WASHINGTON—Expanding the U.S. fleet from 275 to 355 ships is front and center in plans to restore naval muscle, despite the price tag of $102 billion a year for 30 years, Chief of Naval Operations Adm. John Richardson said Thursday.
Speaking at the conservative-leaning Heritage Foundation, Richardson said the Navy needs not only more ships, but state-of-the-art technology and information-sharing practices. To keep up with advanced technology and new equipment, personnel will require new and more advanced skills. The fleet itself needs to be able to maneuver with greater agility to fulfill its responsibilities as described in the recently released National Defense Strategy. The strategy calls for a more lethal fleet that can intimidate rivals, such as Russia and China, and reassure allies, such as Japan and South Korea in the Pacific and NATO nations in the Atlantic.
But without ensuring the last element of Richardson’s plan— personnel readiness – the other needs will be useless, Richardson said.
“You’ve got to go out, you’ve got to steam, you’ve got to fly,” Richardson said. “All of those things bring the fleet to life and turn it into actual fleet capability.”
Implementing these large-scale strategic changes will be challenging because a decade of stop-gap spending measures and budget caps set by a bipartisan congressional agreement in 2011 has hurt the ability of the military to create long-term plans. Richardson said.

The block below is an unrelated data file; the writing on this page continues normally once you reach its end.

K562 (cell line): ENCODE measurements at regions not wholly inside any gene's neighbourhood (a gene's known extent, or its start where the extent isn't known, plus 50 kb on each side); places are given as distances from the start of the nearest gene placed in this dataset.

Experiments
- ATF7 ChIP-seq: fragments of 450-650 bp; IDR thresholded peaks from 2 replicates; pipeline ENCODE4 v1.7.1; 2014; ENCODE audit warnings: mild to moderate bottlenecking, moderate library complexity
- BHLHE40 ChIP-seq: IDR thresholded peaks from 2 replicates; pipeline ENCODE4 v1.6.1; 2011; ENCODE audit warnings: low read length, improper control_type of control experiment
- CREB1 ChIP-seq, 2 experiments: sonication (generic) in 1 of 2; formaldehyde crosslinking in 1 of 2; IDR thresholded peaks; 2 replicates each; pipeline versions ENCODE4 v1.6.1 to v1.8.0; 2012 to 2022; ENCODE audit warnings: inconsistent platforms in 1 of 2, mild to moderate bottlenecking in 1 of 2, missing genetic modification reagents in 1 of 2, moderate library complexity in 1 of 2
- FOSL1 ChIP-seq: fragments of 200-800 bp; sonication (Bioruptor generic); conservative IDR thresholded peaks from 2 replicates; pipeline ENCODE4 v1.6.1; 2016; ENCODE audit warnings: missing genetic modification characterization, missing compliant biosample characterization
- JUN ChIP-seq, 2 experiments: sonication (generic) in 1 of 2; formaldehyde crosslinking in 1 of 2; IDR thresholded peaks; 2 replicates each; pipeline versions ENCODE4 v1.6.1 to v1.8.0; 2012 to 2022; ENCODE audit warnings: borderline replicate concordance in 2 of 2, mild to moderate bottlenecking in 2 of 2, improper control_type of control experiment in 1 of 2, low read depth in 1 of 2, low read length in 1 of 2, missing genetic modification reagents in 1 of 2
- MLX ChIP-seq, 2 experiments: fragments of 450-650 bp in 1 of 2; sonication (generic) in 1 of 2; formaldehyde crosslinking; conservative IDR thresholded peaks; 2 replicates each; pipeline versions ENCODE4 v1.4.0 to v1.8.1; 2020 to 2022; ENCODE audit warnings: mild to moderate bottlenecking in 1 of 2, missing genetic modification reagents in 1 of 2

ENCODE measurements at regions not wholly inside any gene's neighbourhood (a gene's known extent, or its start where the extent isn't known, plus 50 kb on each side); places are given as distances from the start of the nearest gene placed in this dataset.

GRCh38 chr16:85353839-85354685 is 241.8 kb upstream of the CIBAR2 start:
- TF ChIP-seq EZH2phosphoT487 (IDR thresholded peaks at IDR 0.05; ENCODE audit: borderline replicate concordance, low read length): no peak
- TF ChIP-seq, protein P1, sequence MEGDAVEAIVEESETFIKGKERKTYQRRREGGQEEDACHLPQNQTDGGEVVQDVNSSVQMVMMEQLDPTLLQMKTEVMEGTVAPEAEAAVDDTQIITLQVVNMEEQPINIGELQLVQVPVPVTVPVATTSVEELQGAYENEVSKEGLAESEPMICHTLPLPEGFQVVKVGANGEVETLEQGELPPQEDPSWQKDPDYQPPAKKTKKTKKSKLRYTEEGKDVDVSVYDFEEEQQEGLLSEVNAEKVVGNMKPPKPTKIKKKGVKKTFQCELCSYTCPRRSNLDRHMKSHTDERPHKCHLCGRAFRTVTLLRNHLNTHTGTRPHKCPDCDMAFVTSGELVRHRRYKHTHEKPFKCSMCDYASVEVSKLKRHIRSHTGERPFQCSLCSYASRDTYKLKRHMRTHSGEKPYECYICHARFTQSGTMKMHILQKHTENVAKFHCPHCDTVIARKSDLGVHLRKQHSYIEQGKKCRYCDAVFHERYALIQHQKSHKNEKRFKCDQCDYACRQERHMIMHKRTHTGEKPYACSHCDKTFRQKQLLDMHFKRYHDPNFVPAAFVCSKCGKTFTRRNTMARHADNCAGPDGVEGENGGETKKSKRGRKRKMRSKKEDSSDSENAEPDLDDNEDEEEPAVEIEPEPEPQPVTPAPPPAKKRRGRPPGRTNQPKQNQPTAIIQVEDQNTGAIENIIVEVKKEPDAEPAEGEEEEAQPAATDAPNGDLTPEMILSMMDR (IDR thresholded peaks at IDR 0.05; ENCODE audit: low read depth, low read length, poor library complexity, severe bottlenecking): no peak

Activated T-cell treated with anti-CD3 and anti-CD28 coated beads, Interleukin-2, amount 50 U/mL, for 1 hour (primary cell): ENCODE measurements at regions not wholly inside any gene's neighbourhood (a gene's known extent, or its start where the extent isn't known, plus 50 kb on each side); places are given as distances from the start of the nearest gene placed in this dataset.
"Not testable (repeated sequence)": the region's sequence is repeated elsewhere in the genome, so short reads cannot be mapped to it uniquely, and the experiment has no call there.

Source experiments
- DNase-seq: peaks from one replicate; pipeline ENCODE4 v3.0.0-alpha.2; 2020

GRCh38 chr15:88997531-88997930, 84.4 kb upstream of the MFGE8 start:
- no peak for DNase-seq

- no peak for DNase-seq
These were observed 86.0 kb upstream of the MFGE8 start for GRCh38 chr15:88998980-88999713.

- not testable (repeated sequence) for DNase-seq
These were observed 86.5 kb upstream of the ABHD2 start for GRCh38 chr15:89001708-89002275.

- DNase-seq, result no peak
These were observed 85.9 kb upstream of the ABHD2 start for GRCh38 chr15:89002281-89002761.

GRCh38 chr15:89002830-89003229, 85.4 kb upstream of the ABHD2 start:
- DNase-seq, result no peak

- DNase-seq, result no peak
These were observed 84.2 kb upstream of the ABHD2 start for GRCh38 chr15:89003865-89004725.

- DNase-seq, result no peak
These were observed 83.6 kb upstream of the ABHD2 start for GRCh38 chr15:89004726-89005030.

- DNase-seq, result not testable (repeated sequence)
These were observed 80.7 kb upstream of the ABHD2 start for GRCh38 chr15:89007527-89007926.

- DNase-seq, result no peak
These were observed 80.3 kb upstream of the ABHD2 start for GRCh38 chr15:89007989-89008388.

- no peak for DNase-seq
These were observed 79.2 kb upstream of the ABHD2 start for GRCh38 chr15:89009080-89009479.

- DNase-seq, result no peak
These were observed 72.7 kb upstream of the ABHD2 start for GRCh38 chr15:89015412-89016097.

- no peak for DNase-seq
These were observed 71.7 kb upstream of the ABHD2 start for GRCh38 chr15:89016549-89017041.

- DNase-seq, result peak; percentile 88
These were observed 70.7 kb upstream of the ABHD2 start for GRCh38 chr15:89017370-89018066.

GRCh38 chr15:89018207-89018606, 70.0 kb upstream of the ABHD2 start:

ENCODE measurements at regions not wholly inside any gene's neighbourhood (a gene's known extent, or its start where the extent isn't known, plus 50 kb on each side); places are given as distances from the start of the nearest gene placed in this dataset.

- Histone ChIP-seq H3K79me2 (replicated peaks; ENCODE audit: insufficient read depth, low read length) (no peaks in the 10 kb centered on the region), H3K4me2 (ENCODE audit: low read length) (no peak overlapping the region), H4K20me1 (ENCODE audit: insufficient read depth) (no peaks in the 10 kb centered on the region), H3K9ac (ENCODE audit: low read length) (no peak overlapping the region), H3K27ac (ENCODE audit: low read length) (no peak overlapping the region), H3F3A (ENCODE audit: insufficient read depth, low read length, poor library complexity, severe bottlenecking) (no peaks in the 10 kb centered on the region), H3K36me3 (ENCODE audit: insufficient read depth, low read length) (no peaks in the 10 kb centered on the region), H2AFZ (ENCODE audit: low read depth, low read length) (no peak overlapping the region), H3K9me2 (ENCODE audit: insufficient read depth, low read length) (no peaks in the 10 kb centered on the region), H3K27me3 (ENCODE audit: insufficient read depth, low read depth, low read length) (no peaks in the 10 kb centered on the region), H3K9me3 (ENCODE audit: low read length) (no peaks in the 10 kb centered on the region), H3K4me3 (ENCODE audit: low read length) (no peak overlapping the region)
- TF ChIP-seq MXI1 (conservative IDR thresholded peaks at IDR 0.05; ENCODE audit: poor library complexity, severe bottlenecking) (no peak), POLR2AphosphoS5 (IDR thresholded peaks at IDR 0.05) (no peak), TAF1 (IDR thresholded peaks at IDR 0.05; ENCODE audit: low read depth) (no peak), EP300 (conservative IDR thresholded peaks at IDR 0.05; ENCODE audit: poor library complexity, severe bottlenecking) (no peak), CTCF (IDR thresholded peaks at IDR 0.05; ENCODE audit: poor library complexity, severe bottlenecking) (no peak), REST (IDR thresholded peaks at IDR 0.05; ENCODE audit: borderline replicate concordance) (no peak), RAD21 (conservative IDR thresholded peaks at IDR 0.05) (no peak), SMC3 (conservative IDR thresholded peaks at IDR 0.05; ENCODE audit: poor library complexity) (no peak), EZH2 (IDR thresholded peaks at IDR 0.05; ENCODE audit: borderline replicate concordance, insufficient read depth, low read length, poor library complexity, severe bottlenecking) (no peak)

He said fleet maintenance is one of the first things to take a hit in budget constraint situations, which creates immediate setbacks for readiness even before factoring in the need to grow and develop new capabilities.
The Navy in particular has closely examined the status of personnel readiness and equipment standards after two collisions involving the Japan-based 7th fleet resulted in the death of 17 sailors over the summer. These incidences and the shift in defense strategy to focus on great-power competition with Russia and China as outlined by Secretary of Defense Jim Mattis has led the Navy to re-evaluate its current capabilities and future needs.
Richardson noted that the seas are 400 percent busier than they were during the Cold War, and with Russia and China actively engaged in building their naval power, the ability to execute successful maritime missions could be of critical importance in a potential great-power conflict.
But the undertaking Richardson calls for is a large one: the CBO estimated that it would take about 18 years for the Navy to reach its desired size of 355 ships. The 355 “minimum force structure” number is also higher than the Navy’s previously planned target of 308 ships, which Navy officials told Congress in 2016 would be built by 2021. The 355-ship commitment was part of President Donald Trump’s campaign promises.
“The cost to build and operate a 355-ship fleet would average $102 billion per year (in 2017 dollars) through 2047,” according to the report, and operational costs would peak in between 2037 and 2047 once the fleet reaches the desired size. The House Armed Services Committee projected a slower pace of 25 to 30 years for expansion.
Richardson said that what concrete steps the Navy can take to plan for the larger fleet is “news still to come.”
In addition, the Navy has not determined a “sustainable level” for the size and capabilities for the force with which the Navy is currently operating, according to Richardson.